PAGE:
A Tale of Two Countries
After launching a virtual diplomatic war against Norway over the last few months, the Indian government has ended with egg on its face. It turns out that Norway’s actions were not necessarily dictated by racism or cultural misunderstanding but because of existing issues within the Bhattacharya family. Not bothering to ascertain even minimum facts, the Indian government has repeatedly issued demarches and official statements and was threatening to march a senior official to Norway before better sense dawned. Now the government is belatedly realizing that it should not interfere in a family affair.
Unfortunately, Norway is hardly an isolated case. Whether it is violence against Indian students in Australia or isolated incidents against Indians in UK, the government—egged on by a loud and jingoistic media—is ready to go to war or declare an entire country racist. There is no consideration for that country’s legal process; punishment must be meted out immediately, preferably before the prime time news cycle. Nor is any consideration given to that country’s strategic importance to India or history of good diplomatic relations. One wishes that the Indian government acted with similar alacrity when incidents happen right under its nose in the national capital.
Now everyone will blame the media including—funnily enough—the media it self. Of course, no one will acknowledge the culpability of their own publication or TV channel. Nor will anyone remember the lessons of the Norway fiasco, and when the next such unfortunate incident happens, the media will behave exactly in the same manner. The outrage machinery will immediately spring into action and a relatively trivial incident will dominate the headline for days.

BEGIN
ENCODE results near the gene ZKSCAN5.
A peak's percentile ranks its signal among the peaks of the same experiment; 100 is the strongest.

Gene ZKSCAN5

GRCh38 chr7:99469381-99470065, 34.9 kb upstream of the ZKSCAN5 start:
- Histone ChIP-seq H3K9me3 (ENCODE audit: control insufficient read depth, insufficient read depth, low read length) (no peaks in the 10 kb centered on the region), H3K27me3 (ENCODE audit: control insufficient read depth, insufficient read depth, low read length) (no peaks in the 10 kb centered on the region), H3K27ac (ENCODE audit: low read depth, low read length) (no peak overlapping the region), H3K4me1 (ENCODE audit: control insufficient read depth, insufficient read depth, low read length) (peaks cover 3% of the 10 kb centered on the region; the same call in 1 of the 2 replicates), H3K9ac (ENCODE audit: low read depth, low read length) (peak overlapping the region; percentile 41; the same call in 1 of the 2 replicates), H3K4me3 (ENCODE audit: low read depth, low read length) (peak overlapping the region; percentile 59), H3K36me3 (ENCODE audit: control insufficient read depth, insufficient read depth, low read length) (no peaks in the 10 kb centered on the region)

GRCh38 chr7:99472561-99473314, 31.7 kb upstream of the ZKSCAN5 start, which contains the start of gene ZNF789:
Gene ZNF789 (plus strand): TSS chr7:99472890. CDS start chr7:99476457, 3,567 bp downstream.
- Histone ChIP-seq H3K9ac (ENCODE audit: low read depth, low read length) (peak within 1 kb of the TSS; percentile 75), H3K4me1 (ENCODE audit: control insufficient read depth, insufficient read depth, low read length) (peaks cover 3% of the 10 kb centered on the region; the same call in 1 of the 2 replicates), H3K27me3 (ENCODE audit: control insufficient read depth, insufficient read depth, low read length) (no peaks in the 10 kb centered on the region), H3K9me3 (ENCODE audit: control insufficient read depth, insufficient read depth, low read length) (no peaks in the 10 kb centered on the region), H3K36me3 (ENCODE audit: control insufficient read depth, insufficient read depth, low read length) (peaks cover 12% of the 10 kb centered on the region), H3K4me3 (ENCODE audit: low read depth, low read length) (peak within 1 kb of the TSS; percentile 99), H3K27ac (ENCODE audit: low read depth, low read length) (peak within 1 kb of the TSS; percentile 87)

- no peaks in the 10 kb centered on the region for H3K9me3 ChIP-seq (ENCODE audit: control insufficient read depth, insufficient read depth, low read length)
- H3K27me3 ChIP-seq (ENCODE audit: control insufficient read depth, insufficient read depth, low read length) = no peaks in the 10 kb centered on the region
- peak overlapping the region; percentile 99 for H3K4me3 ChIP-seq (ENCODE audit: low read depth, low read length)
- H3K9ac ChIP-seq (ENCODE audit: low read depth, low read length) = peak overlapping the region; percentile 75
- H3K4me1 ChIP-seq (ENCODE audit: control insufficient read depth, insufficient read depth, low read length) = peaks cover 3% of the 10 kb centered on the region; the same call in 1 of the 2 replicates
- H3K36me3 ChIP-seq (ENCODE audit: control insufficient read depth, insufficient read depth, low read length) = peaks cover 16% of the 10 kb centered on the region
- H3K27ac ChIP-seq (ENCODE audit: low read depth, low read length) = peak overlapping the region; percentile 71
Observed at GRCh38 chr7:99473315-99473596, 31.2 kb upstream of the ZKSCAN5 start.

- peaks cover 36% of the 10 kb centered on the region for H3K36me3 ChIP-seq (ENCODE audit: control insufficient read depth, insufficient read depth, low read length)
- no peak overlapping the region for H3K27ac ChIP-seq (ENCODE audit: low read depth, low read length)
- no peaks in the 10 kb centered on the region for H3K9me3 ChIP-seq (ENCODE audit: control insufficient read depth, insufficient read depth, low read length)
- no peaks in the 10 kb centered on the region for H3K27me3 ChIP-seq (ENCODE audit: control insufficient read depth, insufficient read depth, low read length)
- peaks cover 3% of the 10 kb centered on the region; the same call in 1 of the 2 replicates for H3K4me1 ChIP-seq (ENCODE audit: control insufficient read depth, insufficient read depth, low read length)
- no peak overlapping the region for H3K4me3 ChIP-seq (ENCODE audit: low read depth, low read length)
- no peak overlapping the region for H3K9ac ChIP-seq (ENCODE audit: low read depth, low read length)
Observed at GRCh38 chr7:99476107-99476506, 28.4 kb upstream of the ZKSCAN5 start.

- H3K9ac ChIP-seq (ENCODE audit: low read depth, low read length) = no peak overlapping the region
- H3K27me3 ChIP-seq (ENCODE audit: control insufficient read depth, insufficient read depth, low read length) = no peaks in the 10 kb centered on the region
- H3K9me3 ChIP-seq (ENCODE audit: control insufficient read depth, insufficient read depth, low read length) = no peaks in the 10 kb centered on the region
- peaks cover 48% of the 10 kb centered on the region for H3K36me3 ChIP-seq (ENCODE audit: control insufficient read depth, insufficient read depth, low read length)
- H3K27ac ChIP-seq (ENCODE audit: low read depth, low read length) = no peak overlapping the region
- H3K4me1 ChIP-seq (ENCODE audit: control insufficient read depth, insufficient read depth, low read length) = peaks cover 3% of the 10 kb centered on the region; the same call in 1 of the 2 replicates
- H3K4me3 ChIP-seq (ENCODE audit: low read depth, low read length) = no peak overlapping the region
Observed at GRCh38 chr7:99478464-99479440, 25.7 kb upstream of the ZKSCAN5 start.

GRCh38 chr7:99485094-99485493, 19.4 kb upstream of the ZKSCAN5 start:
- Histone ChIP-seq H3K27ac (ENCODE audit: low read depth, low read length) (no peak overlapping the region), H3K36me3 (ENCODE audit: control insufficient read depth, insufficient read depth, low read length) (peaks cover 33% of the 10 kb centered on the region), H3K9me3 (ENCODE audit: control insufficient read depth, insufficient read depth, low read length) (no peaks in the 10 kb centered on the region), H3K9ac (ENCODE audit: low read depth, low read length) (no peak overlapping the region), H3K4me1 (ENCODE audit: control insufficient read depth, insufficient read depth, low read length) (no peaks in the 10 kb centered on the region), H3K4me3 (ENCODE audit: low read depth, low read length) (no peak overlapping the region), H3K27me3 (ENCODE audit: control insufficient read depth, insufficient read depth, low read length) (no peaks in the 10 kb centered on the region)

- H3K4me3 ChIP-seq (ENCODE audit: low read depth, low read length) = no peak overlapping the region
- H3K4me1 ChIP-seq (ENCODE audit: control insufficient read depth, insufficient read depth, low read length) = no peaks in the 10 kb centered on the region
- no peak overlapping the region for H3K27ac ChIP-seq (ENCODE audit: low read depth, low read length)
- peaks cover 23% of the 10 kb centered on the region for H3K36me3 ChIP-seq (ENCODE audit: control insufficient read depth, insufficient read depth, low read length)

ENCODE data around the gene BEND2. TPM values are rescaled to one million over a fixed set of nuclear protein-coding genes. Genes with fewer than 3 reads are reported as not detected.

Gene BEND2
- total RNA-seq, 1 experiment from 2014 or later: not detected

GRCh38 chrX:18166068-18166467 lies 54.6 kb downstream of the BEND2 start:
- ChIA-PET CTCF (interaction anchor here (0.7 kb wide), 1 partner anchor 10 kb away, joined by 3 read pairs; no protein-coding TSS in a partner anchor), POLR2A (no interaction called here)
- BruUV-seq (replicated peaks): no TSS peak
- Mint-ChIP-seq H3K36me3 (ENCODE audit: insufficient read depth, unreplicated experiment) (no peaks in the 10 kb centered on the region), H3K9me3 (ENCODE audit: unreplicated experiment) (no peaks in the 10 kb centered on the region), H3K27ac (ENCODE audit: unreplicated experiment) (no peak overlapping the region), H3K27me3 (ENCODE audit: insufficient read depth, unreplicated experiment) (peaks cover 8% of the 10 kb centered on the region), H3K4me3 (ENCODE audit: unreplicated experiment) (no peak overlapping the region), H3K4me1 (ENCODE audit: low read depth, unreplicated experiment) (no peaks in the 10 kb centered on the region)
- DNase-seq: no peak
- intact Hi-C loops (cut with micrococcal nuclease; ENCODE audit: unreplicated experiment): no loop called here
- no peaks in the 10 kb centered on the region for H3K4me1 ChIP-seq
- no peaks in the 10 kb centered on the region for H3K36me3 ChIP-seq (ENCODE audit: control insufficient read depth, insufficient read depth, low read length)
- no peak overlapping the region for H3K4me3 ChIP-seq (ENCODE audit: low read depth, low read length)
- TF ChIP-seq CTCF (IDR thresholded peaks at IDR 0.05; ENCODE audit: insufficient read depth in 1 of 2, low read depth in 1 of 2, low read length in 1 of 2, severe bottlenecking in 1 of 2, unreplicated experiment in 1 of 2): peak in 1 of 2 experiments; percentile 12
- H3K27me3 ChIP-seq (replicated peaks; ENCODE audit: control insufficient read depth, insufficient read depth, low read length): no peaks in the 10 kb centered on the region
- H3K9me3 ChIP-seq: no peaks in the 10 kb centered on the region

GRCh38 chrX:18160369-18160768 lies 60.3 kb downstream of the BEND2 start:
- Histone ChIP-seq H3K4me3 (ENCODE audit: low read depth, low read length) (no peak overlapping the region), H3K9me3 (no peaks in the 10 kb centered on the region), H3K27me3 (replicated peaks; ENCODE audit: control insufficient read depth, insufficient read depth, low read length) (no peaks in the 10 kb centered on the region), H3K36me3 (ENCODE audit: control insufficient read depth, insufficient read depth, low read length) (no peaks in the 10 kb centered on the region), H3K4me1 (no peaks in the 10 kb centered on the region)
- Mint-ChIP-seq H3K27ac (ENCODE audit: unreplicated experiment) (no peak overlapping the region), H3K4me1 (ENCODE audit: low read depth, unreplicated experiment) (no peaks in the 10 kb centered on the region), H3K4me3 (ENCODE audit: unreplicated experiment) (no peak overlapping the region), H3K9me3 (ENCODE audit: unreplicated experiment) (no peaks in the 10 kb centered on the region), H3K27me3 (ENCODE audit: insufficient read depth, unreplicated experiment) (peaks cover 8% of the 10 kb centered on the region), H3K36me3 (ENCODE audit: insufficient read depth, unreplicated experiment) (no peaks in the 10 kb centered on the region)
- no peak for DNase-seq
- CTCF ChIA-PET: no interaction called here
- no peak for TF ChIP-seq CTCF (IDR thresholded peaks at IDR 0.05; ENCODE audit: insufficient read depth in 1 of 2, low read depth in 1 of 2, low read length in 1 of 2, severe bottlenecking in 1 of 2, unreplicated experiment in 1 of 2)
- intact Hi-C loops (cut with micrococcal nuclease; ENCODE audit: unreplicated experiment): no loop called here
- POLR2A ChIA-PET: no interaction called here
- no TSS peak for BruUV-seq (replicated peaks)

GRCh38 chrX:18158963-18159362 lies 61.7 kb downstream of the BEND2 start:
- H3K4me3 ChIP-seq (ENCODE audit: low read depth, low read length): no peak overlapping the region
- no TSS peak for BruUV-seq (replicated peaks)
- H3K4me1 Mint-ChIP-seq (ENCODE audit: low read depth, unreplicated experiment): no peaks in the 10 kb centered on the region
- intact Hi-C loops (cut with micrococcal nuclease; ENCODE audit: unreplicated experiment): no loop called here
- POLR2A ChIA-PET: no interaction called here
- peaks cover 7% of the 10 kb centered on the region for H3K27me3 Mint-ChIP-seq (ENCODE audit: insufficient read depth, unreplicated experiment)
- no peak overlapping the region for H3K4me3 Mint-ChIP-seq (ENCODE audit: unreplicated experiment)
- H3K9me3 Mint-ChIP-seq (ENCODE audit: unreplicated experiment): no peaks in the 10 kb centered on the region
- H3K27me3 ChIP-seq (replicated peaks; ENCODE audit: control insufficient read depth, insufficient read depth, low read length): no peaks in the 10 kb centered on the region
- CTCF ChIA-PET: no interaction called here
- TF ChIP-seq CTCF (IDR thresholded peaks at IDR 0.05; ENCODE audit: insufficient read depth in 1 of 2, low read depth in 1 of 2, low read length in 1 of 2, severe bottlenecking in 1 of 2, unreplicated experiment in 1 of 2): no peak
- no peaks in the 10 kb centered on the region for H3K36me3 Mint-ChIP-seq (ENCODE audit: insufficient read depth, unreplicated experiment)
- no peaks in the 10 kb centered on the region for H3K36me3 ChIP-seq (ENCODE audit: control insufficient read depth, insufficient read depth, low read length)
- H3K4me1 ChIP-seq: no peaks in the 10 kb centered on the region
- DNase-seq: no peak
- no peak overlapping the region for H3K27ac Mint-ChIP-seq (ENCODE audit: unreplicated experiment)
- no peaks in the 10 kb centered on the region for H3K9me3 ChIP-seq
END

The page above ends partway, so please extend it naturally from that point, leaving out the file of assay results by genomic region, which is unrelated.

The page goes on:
But let’s leave aside Norway and think about another country with which India has had historically poor relations: Pakistan. The laundry list of crimes the Pakistani state has committed against India and her people need not be recounted here. Suffice to say that there is incontrovertible evidence that the Pakistani state has long waged war against India from horrific incidents like the Mumbai attack of 2008 to fostering terrorism in J & K and Punjab. And yet, why does the same media find it so difficult to summon outrage against Pakistan? Sure, there is a anger for a few days but soon op-ed columnists and ‘serious’ journalists start emphasizing how the Indian government has no option but to pursue peaceful relationship with Pakistan despite constant provocations. In fact, some truly ‘independent’ voices even see moral equivalency between India and Pakistan. Every meeting of Indian and Pakistani leaders is cheered wildly and the candles of hope are lit anew. Till the next attack happens.
What happens to the media outrage machinery when it comes to Pakistan? Indeed, the media would happily label anyone who is not sold on the idea of India-Pakistan bhaichara as jingoistic and a RSS plant! It would appear that for the Indian state and its media, placing a child temporarily in foster care is a bigger crime than letting mass murderers walk free. Or perhaps beating little Norway is simply easier than tackling the military-jihadi complex.